The New York State Department of Financial Services is considering new regulations to cover third-party vendors that provide services to the banking sector.
A report issued last week revealed that one in three New York banks don’t require third-party service providers to notify them when they suffer a data breach, and that more than half of the surveyed banks neglect to perform routine security assessments on vendors. The survey also found vastly inconsistent information security requirements for third-party banking vendors.
It is common for vendors to be able to access their clients’ systems and/or data – an entry point that often allows cyber attacks and data breaches. The report stresses the importance of implementing appropriate information security policies to cover this weak point.
“A bank’s cyber security is often only as good as the cyber security of its vendors. Unfortunately, those third-party firms can provide a backdoor entrance to hackers who are seeking to steal sensitive bank customer data,” said Benjamin Lawsky, the state’s superintendent of financial services.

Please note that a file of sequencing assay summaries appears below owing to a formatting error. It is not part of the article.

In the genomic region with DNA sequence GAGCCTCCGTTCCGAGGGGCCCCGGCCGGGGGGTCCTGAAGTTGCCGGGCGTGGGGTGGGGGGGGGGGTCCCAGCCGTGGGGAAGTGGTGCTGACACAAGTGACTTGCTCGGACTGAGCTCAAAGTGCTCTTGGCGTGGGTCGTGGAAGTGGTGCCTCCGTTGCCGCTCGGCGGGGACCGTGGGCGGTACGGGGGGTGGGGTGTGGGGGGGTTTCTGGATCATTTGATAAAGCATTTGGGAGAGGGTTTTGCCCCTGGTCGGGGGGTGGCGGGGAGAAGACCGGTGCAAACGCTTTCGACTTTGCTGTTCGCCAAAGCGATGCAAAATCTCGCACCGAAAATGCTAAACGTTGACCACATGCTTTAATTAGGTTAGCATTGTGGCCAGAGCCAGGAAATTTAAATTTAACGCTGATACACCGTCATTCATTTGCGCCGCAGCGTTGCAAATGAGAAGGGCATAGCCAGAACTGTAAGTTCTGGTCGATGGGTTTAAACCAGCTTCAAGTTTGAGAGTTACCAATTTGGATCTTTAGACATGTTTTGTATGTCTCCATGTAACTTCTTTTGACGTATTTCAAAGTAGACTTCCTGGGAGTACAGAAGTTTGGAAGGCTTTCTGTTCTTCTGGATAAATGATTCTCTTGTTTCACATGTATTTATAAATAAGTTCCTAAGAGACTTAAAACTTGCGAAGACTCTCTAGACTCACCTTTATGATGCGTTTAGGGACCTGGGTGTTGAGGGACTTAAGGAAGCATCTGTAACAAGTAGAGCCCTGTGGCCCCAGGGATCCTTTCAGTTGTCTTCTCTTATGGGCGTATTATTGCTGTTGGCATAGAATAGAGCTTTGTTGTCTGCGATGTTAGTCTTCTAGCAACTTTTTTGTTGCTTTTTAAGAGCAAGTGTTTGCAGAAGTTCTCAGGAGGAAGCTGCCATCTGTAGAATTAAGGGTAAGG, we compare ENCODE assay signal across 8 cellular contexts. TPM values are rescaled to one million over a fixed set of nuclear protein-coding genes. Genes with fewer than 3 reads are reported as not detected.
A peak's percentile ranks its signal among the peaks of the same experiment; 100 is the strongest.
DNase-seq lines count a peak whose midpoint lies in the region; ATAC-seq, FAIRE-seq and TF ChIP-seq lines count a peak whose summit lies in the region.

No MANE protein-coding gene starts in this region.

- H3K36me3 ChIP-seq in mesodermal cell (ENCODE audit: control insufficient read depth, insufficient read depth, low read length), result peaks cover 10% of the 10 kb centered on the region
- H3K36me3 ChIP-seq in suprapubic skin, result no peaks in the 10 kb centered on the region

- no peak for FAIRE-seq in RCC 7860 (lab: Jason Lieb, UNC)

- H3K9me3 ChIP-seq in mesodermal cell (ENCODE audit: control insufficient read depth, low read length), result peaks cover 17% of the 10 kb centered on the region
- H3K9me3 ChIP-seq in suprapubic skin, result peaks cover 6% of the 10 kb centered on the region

Among the report’s other findings:
- Nearly half (44%) of the surveyed banks do not require third-party vendors to provide a warranty confirming that their data or products are free from malware or viruses.
- Only 46% of the banks conduct pre-contract on-site assessments of high-risk third-party vendors.
- Only 35% conduct periodic on-site assessments of high-risk third-party vendors.
- Only 47% of the surveyed institutions reported having cyber insurance policies that explicitly cover information security failures by a third-party vendor.
A PwC report showed data breaches at vendors and other third parties to be costlier than in-house data breaches, and the number of incidents is rising.
Banks are frequently the targets of cyber attacks: the Dyre Wolf campaign combined the Dyre banking trojan with social engineering to steal more than $1 million from banks over the last year.
Third-party vendor management is important for avoiding incidents like the Target breach, and should be included in the risk assessment process of any organisation with an information security management system.
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